In a North Court room no bigger than a large closet, a mummified female body rests peacefully. But her sleep has not always been so peaceful.
In an Oct. 31, 1958 article in The Collegian, former Westhampton Dean May Keller detailed some of the pranks students used to play using the mummy. Talking about a Westhampton College Halloween dinner when she was a student, Keller said: "It seems that there was a mummy stored in the basement of North Court in those days, and some of the sophomores decided they would play a little trick on the underclassmen."
When she arrived at dinner, the mummy was lying on the table with a white carnation in both hands and blue lights casting shadows around the mummy, she said.
Karl Rhodes, editor of the Richmond Alumni Magazine, researched the mummy and said stories such as this are probably true. "We didn't always take as good care of it as we should have," he said.
Ti-Ameny-Net, the North Court mummy, arrived at the University of Richmond in 1876 after Jabez L.M. Curry, a university professor and member of the board of trustees, purchased it from an American man living in Egypt. That man, who Rhodes believed to be Edwin Smith, claimed the mummy was given to him by the Prince of Wales as a gift for exhuming 30 mummies from an Egyptian tomb.
Smith claimed that the mummy was a princess or a priestess, but Rhodes said there was no proof of this, and it was not true. "The guys doing the exhuming were con men who were likely just looking to make more money," he said. "They were unscrupulous, and Edwin Smith was one of the worst ones."
The mummy was on display at Richmond College's old campus, located at the intersection of Grace and Lombardy streets, until the university moved to its current location in 1914. It sat in the basement of North Court until it was put on display in the biology department, then located in Maryland Hall. When the department moved into Gottwald Science Center in 1977, Stuart Wheeler, a classics professor, wanted the mummy and moved it to his office in North Court. The mummy stayed in Wheeler's office for three years until he opened the Ancient World Gallery down the hall, where it is currently on display.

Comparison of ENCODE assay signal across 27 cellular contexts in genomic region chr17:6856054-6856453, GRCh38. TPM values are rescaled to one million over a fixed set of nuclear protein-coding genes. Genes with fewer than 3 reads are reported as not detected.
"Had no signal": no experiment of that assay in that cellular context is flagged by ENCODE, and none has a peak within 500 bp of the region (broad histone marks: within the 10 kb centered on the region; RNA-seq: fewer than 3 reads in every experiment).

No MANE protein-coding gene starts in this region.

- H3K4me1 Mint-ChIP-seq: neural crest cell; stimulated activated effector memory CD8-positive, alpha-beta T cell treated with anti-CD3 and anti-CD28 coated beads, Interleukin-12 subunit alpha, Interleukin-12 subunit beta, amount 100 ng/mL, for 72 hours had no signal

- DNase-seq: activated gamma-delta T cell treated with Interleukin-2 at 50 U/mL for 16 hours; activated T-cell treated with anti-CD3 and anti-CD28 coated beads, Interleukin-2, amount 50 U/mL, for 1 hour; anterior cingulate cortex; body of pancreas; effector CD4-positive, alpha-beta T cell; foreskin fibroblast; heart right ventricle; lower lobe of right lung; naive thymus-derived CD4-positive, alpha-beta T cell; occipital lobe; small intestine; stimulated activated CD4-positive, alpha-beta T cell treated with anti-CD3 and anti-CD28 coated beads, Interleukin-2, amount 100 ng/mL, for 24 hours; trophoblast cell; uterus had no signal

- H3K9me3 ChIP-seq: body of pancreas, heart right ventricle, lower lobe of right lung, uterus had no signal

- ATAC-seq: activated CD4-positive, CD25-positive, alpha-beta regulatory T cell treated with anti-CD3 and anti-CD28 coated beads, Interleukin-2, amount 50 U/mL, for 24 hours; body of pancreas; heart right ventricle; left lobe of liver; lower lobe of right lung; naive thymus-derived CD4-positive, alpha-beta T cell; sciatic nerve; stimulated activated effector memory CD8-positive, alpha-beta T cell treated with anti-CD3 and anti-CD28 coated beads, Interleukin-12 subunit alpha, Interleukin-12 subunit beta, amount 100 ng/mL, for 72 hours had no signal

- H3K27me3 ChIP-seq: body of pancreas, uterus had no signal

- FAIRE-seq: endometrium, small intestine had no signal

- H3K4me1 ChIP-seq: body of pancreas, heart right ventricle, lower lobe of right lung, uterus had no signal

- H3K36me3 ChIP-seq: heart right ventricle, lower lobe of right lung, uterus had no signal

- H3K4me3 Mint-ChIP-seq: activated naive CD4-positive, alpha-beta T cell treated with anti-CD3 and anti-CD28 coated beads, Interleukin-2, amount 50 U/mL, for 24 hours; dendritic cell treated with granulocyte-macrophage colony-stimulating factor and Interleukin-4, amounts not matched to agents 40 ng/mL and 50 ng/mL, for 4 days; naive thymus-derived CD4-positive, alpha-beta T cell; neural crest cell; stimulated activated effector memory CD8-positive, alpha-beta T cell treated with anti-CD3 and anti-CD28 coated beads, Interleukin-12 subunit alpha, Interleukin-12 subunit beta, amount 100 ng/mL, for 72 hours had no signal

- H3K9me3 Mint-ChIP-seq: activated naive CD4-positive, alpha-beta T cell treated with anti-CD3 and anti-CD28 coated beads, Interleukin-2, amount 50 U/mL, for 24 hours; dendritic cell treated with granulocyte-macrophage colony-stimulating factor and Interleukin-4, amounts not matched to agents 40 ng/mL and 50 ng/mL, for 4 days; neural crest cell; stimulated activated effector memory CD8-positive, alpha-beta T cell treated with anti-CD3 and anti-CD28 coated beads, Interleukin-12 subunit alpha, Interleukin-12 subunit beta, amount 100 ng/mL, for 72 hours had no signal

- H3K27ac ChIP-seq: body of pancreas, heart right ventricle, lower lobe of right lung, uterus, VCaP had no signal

The mummy is displayed with a sarcophagus covered in hieroglyphs. Smith said the stone belonged to Ti-Ameny-Net. Although there was not definite proof that they were a pair, Wheeler, who died in 2006, was convinced that they were. Rhodes also said he thought that it was a strong possibility.
"They physically fit each other," Rhodes said. "It would be a really cool project to carbon date them and see if they are even from the same era."
According to a December 1897 edition of The Messenger, a literary magazine that is still published on campus today, the hieroglyphs, translated in 1897 by James Henry Breasted, a professor of Egyptology at the University of Chicago, name Ti-Ameny-Net's parents and list the material items she would have needed in her afterlife. According to Breasted's translations, she needed "1,000 loaves, 1,000 jars of beer, 1,000 oxen, 1,000 geese, 1,000 incense, 1,000 fine linen, 1,000 oblations, 1,000 food offerings, 1,000 wine, 1,000 milk, 1,000 of everything good and pure, 1,000 eternities for the double of Osiris (meaning the deceased lady)."
Rhodes said, "She obviously came from a wealthy family."
There are many myths and legends that circulate about the mummy. Gary Shapiro, a philosophy professor who teaches in North Court, joked that the mummy was the body of a deceased colleague who refused to leave the department. Others claimed it was once stored in the steam tunnels that run underneath campus. Wheeler claimed that he rescued the mummy from a dumpster when the Biology Department threw it away.
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"That seems very unlikely," Rhodes said about the mummy being in a dumpster. "I think he may have been exaggerating a little."
No matter the truth of these claims, Ti- Ameny-Net continues to arouse curiosity time and time again.
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